Questions in public discourse surrounding the issues of human gender and sexuality seem to revolve around (unchallenged) binaries of female and male, and hetero or homosexual. Now, that they exist in this form currently and shape our lived experience is absolutely true. That they have always existed, however, in the guise(s) that they do now is not, and it can be dangerous to assume the unchanging nature of these constructs when talking, particularly, about social policy.
This train of thought stemmed from an article written last week by Miranda Devine, an Australian commentator, about an anti-bullying policy being implemented in New South Wales (Australian) schools, conservatively titled: ‘The thought police telling kids heterosexuality’s not the norm.’ Known as the ‘Proud Schools’ programme, it is designed to eliminate homophobic bullying by educating kids about the alternate ways in which their lives might be led.
Proud Schools aims to stamp out the bullying by targeting, although not in isolation, ‘heterosexism.’ Defined in Devine’s article, ‘heterosexism’ refers to the ‘“positioning [of] heterosexuality as the norm for human relationship … [by] ignoring, making invisible or discriminating against non-heterosexual people, their relationships and their interests.”’ It’s this education programme (or ‘indoctrination’ programme if we’re going to take her word for it) that Devine takes issue with. Devine seems to have read into this a plan for a full-scale war on heterosexuality: ‘Now it’s a crime to regard heterosexuality as the norm in human relationships.’ Really?
The article then throws to Victorian schools, which have a similar scheme in place, to give us an indication of what is being taught. The Victorian programme ‘holds that gender and sexuality are not fixed but fluid concepts. Students are taught not to think about gender and sexuality in a “binary” way, as in male/female or gay/straight, but as part of a continuum of choices.’ She continues, ‘What are pubescent children supposed to make of that?’
Please, feel free to roll your eyes. I did. Not only because Devine reduces this project to a tug-of-war between straight and gay, which is not only completely unhelpful, but in fact fosters the attitudes which fuel the bullying that is meant to be eliminated, but also because she tips her hand, revealing what it is that she considers the ‘norm.’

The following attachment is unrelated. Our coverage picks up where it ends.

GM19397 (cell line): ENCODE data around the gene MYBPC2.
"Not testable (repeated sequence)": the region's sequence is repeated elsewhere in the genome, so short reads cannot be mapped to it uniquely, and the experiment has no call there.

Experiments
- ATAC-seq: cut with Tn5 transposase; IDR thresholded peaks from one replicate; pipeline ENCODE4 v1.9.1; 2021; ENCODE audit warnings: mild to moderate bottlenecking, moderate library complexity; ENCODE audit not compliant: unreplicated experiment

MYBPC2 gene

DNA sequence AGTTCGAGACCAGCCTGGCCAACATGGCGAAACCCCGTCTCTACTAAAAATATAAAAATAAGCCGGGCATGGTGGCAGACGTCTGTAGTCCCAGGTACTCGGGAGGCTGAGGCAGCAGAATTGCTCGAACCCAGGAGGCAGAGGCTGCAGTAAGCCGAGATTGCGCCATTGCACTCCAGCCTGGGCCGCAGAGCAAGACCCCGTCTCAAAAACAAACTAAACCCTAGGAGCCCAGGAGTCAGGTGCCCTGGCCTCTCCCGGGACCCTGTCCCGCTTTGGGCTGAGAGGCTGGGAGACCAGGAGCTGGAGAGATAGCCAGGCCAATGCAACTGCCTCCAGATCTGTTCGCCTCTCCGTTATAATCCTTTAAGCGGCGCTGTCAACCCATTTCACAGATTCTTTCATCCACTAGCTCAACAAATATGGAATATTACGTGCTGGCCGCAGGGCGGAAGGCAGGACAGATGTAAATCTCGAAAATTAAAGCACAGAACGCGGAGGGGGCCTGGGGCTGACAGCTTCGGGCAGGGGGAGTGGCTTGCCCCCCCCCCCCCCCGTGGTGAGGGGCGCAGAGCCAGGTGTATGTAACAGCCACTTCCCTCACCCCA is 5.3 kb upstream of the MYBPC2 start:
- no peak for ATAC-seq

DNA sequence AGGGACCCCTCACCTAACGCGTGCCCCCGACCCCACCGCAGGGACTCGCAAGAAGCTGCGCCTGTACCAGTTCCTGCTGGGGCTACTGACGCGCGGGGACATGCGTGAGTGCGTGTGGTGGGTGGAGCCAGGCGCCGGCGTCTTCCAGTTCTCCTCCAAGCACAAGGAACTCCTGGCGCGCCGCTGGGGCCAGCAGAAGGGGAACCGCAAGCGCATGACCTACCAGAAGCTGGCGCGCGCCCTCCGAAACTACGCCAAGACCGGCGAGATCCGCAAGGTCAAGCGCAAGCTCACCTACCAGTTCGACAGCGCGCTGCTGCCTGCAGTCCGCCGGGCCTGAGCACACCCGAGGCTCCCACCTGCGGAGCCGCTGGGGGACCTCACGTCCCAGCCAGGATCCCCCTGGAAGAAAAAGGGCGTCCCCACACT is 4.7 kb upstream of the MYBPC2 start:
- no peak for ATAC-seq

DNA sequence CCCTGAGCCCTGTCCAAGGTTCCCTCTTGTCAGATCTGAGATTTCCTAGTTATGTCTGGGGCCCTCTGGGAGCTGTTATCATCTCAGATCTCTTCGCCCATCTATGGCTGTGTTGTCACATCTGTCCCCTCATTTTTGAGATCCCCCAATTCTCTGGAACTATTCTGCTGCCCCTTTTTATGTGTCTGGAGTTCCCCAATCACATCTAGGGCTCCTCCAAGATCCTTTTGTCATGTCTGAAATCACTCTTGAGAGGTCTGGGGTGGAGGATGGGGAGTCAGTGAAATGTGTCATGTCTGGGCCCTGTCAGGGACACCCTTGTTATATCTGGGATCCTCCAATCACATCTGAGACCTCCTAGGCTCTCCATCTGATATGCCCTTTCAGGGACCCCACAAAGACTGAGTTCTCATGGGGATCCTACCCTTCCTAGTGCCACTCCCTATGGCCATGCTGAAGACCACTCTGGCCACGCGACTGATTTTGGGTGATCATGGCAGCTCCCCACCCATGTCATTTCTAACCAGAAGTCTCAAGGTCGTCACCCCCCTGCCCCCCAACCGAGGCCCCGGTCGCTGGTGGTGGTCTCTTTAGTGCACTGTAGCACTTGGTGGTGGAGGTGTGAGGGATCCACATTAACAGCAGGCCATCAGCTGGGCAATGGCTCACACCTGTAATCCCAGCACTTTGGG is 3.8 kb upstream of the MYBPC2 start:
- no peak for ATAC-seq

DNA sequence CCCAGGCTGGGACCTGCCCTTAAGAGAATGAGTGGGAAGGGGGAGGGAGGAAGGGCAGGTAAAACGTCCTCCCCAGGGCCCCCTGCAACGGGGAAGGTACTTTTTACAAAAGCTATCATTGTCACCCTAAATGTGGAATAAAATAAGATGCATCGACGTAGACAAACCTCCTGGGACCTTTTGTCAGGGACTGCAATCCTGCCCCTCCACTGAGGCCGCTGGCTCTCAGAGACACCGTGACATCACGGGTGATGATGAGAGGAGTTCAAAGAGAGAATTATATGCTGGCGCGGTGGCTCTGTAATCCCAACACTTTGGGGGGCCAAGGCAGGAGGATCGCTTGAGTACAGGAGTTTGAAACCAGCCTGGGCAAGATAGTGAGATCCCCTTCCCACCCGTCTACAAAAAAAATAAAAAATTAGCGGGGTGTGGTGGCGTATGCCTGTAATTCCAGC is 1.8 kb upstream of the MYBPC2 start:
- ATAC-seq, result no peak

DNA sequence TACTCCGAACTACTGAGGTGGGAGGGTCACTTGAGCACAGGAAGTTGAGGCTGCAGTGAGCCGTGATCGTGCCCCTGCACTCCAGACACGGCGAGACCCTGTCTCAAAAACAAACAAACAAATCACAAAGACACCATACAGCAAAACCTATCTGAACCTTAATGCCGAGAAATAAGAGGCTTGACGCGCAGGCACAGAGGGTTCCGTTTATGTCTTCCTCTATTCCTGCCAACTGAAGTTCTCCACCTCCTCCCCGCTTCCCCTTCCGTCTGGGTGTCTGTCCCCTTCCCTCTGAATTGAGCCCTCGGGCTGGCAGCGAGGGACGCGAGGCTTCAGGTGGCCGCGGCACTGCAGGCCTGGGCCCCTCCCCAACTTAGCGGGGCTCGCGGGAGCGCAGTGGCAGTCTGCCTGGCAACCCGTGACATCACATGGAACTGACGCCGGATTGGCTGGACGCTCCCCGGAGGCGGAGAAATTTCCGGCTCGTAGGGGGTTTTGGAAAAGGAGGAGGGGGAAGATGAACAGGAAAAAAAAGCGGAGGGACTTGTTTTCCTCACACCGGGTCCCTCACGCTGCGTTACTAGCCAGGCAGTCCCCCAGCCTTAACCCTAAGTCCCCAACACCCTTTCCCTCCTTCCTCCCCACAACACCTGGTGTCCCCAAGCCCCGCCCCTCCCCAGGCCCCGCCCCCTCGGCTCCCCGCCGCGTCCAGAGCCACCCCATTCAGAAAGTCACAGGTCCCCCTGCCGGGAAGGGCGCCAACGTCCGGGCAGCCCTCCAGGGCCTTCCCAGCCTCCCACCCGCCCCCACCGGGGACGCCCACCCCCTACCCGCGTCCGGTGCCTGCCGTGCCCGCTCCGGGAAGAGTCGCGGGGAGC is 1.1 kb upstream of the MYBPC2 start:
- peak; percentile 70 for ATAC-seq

Now, I want to focus on this ‘norm’ business; in part because others, quite successfully I think, have pointed to the insanity of her position in different ways (see this blog post , by Ben Jenkins, which I at least thought informative as well as entertaining), but also because, as any reader of Nursing Clio has surely come to expect, these issues are significantly more complicated than is let on.
Although there is a statistical usage of the term ‘norm’, let’s be honest, it is rarely used strictly in this sense outside of national census bureaus, and Devine can barely conceal her concern/fear/antipathy anyway (remember those crazy things children are being taught? Or the thought police? Or the crime that is contextualising heterosexuality?). So we can skip this and go straight to the fact that ‘norm’ is a nice way of referring to what one thinks is socially acceptable and morally justifiable. That heterosexuality is the norm presumes a particular temporality though; if we accept it as a normal state of being it’s only the norm in the here and the now. If we take a longer view the questions about what constitutes the norm of human gender or sexual practice things become a little less black and white. And by ‘a little less black and white’ I mean to say that Devine is completely incorrect in denying the fluidity of sex and gender and affirming heterosexuality as universal.
Binaries, like those of man and woman, are created by people. These categories give voice to concepts which humans use to structure the worlds in which they inhabit, but in defining them we are also interpreting them and thus reflecting social and cultural expectations and understandings. Many of these binaries are, essentially, (socially) meaningful fabrications. This isn’t to say that women and women, men and men, or men and women haven’t been having sex for thousands of years, or that these are unimportant distinctions, identities, and constructs. Yes, men and women are biologically the same now as they were then (although I’d be incredibly interested to hear any evidence to the contrary if I’m wrong) and are having sex with a range of different people, BUT, these ways of thinking about sex and sexuality as dichotomous in the way we consider them today are new.